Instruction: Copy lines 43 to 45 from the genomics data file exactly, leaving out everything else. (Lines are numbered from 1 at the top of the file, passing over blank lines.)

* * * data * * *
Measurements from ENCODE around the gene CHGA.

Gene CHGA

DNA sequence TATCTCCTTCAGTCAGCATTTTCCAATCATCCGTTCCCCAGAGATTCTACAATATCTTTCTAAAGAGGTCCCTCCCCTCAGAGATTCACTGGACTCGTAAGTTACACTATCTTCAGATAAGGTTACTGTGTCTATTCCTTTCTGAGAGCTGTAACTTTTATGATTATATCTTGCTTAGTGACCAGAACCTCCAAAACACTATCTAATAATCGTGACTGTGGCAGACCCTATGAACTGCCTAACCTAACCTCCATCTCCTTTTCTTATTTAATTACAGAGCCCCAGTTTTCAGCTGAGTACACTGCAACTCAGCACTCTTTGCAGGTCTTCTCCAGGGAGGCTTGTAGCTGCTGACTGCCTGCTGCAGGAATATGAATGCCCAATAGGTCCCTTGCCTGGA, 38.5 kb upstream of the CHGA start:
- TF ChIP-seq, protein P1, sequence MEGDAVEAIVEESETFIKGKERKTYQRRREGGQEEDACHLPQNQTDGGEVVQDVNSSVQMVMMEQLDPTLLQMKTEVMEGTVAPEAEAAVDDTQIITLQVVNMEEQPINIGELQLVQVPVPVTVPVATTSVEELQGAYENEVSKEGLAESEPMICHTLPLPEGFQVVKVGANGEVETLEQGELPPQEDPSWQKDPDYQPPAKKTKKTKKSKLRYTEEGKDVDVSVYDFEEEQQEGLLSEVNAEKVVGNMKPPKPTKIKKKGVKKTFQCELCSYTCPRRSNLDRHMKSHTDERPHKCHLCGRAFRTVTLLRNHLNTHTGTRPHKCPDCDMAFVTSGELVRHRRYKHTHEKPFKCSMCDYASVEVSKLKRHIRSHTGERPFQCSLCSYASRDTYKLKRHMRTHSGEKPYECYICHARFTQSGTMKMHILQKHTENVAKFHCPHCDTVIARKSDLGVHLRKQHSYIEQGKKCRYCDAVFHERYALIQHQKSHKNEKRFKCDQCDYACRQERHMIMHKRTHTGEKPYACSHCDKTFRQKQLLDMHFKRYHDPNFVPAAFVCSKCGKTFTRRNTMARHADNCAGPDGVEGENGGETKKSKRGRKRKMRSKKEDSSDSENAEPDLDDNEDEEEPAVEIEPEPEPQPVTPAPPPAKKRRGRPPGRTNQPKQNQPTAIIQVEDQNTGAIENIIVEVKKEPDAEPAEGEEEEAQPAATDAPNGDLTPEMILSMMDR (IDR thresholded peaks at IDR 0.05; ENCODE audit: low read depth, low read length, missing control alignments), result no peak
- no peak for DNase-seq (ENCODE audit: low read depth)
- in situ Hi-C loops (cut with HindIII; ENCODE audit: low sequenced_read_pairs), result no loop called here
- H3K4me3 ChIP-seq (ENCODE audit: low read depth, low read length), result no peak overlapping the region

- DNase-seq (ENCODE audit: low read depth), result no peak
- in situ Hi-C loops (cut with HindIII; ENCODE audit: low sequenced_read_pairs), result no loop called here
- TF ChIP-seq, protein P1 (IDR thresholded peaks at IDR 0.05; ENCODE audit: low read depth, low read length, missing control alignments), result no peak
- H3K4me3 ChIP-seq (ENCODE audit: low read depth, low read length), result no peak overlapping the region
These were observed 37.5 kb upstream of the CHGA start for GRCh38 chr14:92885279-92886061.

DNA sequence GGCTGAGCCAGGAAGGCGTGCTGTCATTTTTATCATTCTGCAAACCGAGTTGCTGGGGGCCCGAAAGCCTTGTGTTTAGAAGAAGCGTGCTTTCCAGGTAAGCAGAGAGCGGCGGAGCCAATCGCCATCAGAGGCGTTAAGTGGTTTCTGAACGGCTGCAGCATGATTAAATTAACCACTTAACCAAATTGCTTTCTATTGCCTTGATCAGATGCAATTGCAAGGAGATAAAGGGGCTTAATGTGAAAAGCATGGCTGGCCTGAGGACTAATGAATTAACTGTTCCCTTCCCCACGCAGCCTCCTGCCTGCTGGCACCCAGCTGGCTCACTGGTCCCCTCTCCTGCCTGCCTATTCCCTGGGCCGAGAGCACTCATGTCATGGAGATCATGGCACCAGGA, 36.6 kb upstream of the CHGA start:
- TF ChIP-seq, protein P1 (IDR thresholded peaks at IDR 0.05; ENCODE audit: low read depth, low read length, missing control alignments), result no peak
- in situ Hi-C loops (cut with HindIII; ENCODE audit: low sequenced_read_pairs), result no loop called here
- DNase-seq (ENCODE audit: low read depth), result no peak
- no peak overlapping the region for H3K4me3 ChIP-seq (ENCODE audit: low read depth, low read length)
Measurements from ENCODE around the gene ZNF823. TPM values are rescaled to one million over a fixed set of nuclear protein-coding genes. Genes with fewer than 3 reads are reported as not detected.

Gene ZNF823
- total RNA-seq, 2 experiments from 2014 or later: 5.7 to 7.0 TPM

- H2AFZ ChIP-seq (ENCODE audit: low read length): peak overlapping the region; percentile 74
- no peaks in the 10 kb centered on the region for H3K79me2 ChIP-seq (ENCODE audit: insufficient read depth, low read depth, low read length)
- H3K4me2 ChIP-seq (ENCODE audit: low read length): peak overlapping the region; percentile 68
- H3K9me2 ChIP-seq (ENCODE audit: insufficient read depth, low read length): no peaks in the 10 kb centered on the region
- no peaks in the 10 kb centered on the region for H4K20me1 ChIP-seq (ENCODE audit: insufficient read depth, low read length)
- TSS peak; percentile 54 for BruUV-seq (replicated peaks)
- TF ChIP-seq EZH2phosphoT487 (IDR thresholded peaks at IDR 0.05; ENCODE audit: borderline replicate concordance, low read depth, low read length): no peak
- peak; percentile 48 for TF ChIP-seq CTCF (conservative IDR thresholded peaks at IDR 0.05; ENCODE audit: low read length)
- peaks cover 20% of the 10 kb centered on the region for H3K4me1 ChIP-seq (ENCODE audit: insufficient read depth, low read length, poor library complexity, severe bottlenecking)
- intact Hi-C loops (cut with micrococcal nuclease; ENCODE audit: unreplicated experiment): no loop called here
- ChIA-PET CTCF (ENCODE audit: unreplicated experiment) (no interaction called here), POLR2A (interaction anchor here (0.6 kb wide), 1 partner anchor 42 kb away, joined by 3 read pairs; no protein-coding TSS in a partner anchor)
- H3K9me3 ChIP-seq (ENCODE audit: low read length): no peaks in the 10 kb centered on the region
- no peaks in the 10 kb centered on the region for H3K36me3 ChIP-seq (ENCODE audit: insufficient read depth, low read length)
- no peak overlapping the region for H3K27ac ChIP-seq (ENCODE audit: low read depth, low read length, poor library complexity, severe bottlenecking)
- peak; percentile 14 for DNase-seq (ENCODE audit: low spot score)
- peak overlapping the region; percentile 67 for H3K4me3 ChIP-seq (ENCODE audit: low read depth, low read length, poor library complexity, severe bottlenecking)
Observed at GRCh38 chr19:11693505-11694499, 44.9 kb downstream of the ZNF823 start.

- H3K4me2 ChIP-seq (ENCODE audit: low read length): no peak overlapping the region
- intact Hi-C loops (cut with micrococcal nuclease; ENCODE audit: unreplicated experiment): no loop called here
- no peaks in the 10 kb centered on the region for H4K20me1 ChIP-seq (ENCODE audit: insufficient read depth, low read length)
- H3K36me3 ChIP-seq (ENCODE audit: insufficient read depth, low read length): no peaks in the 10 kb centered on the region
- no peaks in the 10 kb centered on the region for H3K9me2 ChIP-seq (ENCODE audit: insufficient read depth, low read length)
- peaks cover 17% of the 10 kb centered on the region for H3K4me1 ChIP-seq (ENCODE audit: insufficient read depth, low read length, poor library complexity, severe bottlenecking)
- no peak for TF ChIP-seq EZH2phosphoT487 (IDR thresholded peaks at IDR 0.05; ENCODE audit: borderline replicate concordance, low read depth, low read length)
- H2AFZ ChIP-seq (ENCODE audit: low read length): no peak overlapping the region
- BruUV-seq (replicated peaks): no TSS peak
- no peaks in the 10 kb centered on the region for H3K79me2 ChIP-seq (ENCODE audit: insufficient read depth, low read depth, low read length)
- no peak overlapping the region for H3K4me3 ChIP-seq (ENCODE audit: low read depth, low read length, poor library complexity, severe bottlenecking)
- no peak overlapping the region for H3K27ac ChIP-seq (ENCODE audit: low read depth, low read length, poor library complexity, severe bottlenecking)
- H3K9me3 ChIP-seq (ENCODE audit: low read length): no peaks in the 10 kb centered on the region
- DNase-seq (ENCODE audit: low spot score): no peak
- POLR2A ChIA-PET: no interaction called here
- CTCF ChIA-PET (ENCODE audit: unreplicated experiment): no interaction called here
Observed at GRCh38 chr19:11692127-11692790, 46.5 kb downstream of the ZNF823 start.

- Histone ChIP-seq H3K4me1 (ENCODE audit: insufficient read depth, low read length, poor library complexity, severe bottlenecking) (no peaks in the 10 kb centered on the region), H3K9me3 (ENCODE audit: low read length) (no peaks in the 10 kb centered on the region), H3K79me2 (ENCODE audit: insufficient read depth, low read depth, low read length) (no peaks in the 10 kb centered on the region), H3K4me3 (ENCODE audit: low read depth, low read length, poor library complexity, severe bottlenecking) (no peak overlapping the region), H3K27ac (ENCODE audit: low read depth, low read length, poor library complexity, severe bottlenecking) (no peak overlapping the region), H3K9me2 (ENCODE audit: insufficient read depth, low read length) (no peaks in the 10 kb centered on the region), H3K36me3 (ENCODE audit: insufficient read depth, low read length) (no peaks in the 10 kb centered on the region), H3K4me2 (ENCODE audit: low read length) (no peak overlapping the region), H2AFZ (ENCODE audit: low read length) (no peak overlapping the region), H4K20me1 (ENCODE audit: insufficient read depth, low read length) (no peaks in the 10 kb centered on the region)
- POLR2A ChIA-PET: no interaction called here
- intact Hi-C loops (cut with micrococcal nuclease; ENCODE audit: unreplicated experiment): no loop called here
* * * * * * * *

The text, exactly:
- peaks cover 17% of the 10 kb centered on the region for H3K4me1 ChIP-seq (ENCODE audit: insufficient read depth, low read length, poor library complexity, severe bottlenecking)
- no peak for TF ChIP-seq EZH2phosphoT487 (IDR thresholded peaks at IDR 0.05; ENCODE audit: borderline replicate concordance, low read depth, low read length)
- H2AFZ ChIP-seq (ENCODE audit: low read length): no peak overlapping the region